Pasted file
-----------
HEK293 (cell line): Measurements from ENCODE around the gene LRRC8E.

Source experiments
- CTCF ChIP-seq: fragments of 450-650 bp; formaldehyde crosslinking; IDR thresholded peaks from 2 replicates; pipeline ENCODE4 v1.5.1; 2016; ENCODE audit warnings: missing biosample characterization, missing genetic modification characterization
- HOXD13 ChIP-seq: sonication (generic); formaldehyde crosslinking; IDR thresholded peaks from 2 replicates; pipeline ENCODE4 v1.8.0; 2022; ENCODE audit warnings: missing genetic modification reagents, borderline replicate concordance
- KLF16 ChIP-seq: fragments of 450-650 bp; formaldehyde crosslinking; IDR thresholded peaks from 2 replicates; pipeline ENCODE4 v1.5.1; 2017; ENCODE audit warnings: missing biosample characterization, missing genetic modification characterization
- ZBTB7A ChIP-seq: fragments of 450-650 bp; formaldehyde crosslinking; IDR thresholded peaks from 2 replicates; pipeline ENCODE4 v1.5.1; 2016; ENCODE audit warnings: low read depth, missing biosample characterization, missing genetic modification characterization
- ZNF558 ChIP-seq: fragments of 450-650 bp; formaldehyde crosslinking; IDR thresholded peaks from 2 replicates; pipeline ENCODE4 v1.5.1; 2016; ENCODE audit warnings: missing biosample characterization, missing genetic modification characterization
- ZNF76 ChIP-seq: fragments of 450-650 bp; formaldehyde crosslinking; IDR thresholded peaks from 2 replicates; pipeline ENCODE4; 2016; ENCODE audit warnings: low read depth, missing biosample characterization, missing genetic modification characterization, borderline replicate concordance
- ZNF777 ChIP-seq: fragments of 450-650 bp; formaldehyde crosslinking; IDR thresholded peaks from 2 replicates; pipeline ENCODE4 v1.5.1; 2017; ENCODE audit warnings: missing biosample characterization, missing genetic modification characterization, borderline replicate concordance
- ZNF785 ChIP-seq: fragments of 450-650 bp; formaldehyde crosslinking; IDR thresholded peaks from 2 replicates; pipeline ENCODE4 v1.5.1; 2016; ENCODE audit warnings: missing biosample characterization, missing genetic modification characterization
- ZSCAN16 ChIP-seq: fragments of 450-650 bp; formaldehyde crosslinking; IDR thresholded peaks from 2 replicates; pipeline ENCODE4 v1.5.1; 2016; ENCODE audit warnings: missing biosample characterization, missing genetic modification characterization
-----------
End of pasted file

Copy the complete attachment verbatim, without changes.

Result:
HEK293 (cell line): Measurements from ENCODE around the gene LRRC8E.

Source experiments
- CTCF ChIP-seq: fragments of 450-650 bp; formaldehyde crosslinking; IDR thresholded peaks from 2 replicates; pipeline ENCODE4 v1.5.1; 2016; ENCODE audit warnings: missing biosample characterization, missing genetic modification characterization
- HOXD13 ChIP-seq: sonication (generic); formaldehyde crosslinking; IDR thresholded peaks from 2 replicates; pipeline ENCODE4 v1.8.0; 2022; ENCODE audit warnings: missing genetic modification reagents, borderline replicate concordance
- KLF16 ChIP-seq: fragments of 450-650 bp; formaldehyde crosslinking; IDR thresholded peaks from 2 replicates; pipeline ENCODE4 v1.5.1; 2017; ENCODE audit warnings: missing biosample characterization, missing genetic modification characterization
- ZBTB7A ChIP-seq: fragments of 450-650 bp; formaldehyde crosslinking; IDR thresholded peaks from 2 replicates; pipeline ENCODE4 v1.5.1; 2016; ENCODE audit warnings: low read depth, missing biosample characterization, missing genetic modification characterization
- ZNF558 ChIP-seq: fragments of 450-650 bp; formaldehyde crosslinking; IDR thresholded peaks from 2 replicates; pipeline ENCODE4 v1.5.1; 2016; ENCODE audit warnings: missing biosample characterization, missing genetic modification characterization
- ZNF76 ChIP-seq: fragments of 450-650 bp; formaldehyde crosslinking; IDR thresholded peaks from 2 replicates; pipeline ENCODE4; 2016; ENCODE audit warnings: low read depth, missing biosample characterization, missing genetic modification characterization, borderline replicate concordance
- ZNF777 ChIP-seq: fragments of 450-650 bp; formaldehyde crosslinking; IDR thresholded peaks from 2 replicates; pipeline ENCODE4 v1.5.1; 2017; ENCODE audit warnings: missing biosample characterization, missing genetic modification characterization, borderline replicate concordance
- ZNF785 ChIP-seq: fragments of 450-650 bp; formaldehyde crosslinking; IDR thresholded peaks from 2 replicates; pipeline ENCODE4 v1.5.1; 2016; ENCODE audit warnings: missing biosample characterization, missing genetic modification characterization
- ZSCAN16 ChIP-seq: fragments of 450-650 bp; formaldehyde crosslinking; IDR thresholded peaks from 2 replicates; pipeline ENCODE4 v1.5.1; 2016; ENCODE audit warnings: missing biosample characterization, missing genetic modification characterization